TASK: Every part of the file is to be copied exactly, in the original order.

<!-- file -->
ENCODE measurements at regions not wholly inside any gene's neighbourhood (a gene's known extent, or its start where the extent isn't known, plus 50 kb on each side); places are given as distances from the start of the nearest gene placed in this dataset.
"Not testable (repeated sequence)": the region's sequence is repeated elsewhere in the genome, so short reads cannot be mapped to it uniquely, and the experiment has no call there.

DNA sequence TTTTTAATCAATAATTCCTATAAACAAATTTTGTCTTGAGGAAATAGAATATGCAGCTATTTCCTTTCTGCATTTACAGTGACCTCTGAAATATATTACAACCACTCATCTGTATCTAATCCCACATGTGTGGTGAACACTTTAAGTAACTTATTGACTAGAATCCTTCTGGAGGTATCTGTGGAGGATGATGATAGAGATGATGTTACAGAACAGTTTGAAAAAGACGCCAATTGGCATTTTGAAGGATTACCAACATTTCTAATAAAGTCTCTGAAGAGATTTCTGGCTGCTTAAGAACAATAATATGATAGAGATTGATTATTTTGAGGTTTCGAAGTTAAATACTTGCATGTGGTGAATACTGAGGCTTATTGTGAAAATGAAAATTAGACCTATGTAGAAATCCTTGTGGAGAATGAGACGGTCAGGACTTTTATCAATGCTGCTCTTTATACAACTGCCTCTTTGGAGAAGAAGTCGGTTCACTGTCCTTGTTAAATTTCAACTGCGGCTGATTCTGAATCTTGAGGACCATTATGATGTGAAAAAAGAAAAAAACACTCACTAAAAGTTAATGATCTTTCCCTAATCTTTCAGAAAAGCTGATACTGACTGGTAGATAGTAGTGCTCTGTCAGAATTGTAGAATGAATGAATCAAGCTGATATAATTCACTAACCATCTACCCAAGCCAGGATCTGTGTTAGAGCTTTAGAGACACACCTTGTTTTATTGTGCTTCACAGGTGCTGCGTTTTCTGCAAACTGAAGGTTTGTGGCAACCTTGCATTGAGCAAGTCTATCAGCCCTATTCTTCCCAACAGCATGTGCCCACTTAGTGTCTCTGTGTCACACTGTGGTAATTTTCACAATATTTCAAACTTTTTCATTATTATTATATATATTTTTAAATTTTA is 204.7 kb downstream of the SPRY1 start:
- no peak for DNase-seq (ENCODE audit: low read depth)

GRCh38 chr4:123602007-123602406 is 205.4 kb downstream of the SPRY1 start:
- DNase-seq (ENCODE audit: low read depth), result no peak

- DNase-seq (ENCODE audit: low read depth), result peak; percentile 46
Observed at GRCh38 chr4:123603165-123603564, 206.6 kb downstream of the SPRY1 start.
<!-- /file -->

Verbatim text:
ENCODE measurements at regions not wholly inside any gene's neighbourhood (a gene's known extent, or its start where the extent isn't known, plus 50 kb on each side); places are given as distances from the start of the nearest gene placed in this dataset.
"Not testable (repeated sequence)": the region's sequence is repeated elsewhere in the genome, so short reads cannot be mapped to it uniquely, and the experiment has no call there.

DNA sequence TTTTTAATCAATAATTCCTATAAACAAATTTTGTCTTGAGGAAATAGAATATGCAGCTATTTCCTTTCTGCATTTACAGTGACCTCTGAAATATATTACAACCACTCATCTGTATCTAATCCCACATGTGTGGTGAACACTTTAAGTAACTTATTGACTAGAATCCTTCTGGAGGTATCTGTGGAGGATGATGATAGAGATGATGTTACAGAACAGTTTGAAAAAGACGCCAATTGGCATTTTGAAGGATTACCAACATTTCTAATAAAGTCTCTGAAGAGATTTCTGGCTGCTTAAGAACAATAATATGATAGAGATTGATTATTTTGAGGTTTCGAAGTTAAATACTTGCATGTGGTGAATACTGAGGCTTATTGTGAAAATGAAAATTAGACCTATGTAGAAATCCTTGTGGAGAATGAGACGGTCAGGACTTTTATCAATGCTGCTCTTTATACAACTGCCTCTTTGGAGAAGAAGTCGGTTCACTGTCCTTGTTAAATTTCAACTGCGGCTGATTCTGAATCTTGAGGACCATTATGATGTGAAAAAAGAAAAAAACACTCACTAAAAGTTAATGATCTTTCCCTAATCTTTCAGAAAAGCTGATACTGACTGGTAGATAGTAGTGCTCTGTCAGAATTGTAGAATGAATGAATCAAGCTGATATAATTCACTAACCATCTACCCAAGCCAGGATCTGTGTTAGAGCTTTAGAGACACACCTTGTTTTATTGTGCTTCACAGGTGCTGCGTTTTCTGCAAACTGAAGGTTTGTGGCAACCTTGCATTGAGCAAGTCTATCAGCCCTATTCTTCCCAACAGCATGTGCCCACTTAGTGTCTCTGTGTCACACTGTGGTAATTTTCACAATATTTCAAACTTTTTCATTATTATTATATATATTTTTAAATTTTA is 204.7 kb downstream of the SPRY1 start:
- no peak for DNase-seq (ENCODE audit: low read depth)

GRCh38 chr4:123602007-123602406 is 205.4 kb downstream of the SPRY1 start:
- DNase-seq (ENCODE audit: low read depth), result no peak

- DNase-seq (ENCODE audit: low read depth), result peak; percentile 46
Observed at GRCh38 chr4:123603165-123603564, 206.6 kb downstream of the SPRY1 start.